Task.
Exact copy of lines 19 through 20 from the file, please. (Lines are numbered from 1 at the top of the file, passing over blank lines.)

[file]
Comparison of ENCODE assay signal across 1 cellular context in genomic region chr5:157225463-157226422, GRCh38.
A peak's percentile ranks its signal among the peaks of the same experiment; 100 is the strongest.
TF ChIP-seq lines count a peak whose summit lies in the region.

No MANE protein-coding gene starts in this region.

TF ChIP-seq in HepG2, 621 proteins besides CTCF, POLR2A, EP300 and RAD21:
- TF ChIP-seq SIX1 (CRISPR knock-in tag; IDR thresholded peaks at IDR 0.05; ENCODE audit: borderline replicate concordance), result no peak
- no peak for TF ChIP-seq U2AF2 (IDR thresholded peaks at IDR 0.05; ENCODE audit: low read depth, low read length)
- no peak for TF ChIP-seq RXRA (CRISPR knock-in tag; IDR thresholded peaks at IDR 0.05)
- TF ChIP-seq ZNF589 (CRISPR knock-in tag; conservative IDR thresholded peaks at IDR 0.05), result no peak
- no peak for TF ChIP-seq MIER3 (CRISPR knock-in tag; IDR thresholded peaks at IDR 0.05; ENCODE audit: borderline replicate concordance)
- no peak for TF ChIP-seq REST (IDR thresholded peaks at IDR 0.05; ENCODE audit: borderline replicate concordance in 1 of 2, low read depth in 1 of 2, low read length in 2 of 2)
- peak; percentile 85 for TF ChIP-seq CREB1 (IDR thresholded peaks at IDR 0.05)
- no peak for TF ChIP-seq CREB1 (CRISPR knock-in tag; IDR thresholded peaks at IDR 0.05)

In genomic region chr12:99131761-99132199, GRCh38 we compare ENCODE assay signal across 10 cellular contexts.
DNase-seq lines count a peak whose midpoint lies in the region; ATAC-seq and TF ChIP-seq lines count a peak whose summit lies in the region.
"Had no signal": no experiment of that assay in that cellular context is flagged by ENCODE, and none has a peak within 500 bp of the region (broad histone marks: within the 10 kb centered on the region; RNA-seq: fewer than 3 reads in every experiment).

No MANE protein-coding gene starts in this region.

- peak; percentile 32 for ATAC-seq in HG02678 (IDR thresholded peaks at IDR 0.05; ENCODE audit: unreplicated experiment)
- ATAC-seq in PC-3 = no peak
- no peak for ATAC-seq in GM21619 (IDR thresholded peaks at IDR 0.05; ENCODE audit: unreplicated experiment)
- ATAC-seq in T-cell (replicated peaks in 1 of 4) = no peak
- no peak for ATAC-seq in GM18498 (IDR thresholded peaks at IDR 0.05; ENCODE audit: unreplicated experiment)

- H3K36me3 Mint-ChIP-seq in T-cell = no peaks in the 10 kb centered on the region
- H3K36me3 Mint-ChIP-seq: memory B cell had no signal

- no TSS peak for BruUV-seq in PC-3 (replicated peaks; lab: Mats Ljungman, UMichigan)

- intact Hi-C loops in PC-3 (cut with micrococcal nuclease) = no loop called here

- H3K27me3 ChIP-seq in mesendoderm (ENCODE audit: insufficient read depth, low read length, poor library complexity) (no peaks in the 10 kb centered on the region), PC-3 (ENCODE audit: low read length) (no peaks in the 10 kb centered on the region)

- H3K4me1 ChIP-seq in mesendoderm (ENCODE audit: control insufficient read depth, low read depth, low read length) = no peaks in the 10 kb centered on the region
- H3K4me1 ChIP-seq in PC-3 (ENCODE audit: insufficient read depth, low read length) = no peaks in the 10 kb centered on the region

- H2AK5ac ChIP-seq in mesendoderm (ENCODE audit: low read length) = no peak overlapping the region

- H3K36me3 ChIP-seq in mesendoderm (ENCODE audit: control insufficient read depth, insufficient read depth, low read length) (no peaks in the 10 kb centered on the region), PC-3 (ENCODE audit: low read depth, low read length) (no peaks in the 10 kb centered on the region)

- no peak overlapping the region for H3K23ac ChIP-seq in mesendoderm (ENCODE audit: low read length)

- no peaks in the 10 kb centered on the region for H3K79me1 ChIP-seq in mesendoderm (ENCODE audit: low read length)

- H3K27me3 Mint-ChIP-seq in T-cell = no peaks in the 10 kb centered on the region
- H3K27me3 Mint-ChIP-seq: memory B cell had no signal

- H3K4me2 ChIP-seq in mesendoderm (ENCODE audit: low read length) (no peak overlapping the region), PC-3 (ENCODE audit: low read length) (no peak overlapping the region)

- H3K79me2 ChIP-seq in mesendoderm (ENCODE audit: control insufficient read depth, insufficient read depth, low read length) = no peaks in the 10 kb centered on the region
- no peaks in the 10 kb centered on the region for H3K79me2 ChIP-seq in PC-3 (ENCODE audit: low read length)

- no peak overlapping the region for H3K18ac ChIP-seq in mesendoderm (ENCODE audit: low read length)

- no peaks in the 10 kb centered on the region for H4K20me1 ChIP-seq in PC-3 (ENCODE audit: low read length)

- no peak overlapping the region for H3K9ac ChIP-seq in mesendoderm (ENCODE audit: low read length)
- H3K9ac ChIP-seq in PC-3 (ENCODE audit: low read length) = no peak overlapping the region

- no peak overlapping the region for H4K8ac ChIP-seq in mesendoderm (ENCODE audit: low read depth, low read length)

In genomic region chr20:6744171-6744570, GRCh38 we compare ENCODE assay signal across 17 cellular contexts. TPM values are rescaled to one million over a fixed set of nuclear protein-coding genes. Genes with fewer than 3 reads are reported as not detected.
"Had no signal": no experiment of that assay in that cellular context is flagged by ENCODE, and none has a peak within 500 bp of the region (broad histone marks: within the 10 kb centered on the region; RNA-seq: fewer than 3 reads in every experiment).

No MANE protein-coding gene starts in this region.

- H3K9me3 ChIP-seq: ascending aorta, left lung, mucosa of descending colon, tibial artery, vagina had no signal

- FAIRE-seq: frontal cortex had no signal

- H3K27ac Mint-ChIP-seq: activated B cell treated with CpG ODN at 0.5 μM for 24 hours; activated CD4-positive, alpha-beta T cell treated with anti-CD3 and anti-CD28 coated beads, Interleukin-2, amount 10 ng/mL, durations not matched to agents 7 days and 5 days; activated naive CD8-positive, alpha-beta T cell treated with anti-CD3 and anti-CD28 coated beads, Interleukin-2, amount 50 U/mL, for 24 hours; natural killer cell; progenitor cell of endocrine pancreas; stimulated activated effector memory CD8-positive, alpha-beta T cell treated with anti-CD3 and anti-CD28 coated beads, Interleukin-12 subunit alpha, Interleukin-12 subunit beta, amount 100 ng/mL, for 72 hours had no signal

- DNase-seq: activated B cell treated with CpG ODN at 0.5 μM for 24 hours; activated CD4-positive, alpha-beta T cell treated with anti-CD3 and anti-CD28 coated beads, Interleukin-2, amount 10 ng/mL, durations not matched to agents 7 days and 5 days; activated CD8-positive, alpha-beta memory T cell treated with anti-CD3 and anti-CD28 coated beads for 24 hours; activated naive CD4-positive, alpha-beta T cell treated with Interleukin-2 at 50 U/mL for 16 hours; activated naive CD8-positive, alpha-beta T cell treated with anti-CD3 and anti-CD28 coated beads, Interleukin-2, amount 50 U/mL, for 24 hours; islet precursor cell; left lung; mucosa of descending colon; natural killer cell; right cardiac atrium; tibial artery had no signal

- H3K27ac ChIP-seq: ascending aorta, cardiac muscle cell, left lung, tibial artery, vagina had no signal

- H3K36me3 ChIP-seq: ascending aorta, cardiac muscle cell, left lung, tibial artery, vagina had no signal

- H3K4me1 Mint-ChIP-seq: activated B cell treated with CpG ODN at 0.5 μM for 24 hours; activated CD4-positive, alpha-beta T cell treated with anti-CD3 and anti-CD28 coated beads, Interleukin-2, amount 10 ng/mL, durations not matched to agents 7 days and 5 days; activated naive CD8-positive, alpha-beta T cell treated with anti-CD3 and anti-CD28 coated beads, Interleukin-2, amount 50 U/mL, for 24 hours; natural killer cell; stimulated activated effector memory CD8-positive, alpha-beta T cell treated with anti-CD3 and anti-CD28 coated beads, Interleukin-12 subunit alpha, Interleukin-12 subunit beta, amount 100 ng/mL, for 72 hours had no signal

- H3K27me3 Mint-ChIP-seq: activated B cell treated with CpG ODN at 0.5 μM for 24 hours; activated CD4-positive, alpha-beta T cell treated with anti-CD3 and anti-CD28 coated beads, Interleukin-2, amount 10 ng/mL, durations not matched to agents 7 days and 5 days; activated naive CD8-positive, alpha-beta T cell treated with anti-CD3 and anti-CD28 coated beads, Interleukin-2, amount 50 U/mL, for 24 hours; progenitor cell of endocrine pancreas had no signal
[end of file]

- ATAC-seq in PC-3 = no peak
- no peak for ATAC-seq in GM21619 (IDR thresholded peaks at IDR 0.05; ENCODE audit: unreplicated experiment)